Bohemian crystal has long been a byword for quality and craftsmanship. In the hands of Czech artist Vlastimil Beránek, this glass is also strikingly beautiful and technically innovative. Indeed, his portfolio includes the world’s biggest sculpture made from a single piece of glass, as well as many others in his signature fluid aesthetic.
A leading figure in the world of contemporary studio glass, Beránek is inspired by the elements, often visualising movement stopped at a moment in time. His Ocean series, for example, captures the fleeting pause before a wave crashes on to the shore, as seen to striking effect in Royal Blue Aqua Crystal Caviar (from €120,000). The Smoke collection, meanwhile, records the ephemeral plume that rises from an extinguished match – Beránek’s Plume of Smoke (€400,000) is a 2.3m-high take on the theme in topaz crystal.
Every Beránek sculpture is unique and many are made bespoke (from €100,000). For example, he was recently commissioned by someone who had seen a two-part piece he had made for a friend and wanted something similar. “The brief was for a slightly slimmer version of the original,” says Beránek, “with one sculpture in topaz blue and the other in pink. I used rose quartz to inspire the pink colour in the Bohemian crystal, and the two sculptures now stand in the entrance hall of an extremely prestigious project.”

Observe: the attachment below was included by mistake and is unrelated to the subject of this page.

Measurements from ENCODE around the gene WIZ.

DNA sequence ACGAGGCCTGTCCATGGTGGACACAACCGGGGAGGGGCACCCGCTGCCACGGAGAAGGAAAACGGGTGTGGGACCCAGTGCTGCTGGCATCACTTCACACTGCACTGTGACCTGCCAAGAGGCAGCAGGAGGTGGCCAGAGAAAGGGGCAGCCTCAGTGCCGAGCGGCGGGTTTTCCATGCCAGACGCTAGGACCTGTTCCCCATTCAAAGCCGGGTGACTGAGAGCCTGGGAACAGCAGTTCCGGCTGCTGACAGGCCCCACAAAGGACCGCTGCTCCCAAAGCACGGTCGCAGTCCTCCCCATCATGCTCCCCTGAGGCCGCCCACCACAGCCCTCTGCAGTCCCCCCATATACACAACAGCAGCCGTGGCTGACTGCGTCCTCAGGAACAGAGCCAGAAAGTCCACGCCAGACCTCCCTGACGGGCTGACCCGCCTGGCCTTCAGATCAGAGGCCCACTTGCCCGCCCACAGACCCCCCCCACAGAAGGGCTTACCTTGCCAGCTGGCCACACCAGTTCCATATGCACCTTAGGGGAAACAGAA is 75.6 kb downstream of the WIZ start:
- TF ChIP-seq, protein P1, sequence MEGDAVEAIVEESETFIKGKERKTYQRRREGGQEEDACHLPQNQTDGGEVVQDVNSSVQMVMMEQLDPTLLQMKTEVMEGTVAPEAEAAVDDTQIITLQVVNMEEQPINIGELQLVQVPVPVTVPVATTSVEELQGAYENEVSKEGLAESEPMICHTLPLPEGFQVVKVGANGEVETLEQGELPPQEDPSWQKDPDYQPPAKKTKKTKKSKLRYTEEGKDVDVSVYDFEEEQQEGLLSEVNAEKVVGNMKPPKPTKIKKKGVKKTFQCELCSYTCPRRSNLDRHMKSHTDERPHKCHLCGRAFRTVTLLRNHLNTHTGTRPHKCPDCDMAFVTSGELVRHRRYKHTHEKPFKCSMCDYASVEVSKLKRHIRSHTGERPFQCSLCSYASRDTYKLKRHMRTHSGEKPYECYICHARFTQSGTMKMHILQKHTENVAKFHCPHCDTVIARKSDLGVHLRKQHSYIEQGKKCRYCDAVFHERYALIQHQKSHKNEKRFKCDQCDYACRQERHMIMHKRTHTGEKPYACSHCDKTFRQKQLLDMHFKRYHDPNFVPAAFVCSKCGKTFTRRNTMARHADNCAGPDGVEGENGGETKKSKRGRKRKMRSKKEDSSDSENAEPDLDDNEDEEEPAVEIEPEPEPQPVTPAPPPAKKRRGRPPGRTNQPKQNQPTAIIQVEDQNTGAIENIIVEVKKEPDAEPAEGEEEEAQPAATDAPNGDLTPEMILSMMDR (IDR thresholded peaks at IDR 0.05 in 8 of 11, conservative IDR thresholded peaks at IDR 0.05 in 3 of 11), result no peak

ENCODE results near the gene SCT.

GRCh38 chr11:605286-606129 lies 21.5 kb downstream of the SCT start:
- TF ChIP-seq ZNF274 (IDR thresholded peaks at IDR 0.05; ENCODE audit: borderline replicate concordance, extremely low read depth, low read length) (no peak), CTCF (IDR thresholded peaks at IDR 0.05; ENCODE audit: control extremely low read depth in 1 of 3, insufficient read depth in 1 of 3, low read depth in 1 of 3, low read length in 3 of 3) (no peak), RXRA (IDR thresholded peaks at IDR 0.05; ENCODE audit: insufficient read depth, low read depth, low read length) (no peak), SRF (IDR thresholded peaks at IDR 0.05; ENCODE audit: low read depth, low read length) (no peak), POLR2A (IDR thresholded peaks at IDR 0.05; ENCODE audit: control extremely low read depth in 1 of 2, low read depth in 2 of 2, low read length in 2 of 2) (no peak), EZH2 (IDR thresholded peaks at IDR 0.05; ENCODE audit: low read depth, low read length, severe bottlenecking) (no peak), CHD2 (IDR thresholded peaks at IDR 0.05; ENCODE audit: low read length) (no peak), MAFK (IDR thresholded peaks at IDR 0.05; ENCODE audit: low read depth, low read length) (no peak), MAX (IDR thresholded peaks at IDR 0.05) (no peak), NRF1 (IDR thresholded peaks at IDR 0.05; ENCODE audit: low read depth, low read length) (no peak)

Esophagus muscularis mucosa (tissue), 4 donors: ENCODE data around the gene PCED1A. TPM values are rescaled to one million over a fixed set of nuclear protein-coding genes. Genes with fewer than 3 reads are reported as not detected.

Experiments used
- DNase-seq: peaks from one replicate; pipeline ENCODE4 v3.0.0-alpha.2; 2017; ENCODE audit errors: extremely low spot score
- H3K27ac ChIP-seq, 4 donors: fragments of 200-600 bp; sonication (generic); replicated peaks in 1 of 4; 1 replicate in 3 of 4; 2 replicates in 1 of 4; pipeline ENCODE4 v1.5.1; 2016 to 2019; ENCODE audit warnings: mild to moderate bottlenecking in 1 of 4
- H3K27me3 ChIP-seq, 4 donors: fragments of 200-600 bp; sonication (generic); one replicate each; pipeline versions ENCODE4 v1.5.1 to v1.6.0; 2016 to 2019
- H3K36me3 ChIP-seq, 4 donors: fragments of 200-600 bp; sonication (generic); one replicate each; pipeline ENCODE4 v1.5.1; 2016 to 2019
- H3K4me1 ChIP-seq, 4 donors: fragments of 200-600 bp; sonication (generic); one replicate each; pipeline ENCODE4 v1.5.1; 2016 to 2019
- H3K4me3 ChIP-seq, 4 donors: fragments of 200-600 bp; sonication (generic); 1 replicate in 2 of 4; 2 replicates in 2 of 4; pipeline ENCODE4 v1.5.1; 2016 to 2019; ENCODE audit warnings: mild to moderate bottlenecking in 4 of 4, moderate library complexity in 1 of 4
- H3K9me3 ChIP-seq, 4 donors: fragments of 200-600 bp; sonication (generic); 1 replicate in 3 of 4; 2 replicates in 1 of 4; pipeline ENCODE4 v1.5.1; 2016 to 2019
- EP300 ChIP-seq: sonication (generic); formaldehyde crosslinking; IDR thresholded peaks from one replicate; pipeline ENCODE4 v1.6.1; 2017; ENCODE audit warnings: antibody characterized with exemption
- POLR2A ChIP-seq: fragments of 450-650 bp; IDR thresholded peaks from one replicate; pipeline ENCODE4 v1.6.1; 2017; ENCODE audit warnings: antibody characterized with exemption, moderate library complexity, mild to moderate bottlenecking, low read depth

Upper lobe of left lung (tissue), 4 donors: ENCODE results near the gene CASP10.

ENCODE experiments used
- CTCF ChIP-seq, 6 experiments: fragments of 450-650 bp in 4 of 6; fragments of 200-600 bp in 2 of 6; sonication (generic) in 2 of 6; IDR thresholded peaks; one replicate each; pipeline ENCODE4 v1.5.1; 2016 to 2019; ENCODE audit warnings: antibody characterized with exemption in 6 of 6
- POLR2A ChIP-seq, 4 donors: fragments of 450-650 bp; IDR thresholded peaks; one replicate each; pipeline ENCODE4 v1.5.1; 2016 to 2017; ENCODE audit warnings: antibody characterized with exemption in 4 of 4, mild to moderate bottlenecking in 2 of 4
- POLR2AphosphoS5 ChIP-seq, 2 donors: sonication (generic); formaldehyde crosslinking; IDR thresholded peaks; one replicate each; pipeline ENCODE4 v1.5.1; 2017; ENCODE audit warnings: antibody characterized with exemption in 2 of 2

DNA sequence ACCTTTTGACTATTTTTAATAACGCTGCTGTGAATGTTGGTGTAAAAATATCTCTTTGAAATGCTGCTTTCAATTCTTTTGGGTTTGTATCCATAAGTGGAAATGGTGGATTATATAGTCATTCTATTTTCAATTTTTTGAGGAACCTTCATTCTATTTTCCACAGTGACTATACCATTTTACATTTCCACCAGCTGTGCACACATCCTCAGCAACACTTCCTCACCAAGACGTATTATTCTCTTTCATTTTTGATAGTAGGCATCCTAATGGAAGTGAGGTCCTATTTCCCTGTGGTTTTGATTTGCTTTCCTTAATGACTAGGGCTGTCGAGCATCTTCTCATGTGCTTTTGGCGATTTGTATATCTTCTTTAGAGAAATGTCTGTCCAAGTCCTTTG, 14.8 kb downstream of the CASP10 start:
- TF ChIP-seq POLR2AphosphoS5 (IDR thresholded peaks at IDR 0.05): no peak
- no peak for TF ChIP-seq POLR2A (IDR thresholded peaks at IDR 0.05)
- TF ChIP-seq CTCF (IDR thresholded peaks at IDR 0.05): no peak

When it comes to aesthetics, however, Beránek says “there is only one style; Vlastimil Beránek style”. The material poses some technical limitations – it just isn’t possible to create a 10m-high piece in crystal because it would collapse under its own weight – but he enjoys the commissioning process and will do all he can to meet clients’ wishes, even if it means not using glass at all. Beránek has just completed a large garden sculpture made from fibreglass coated in metallic paint, because Bohemian crystal would not have stood up to the low temperatures in the client’s garden, and he is currently working on a sculpture cast in bronze. But no matter what the material, these timeless yet utterly contemporary creations all take time: smaller pieces require around six months, while anything weighing over 100kg will be a year, or more, in the making.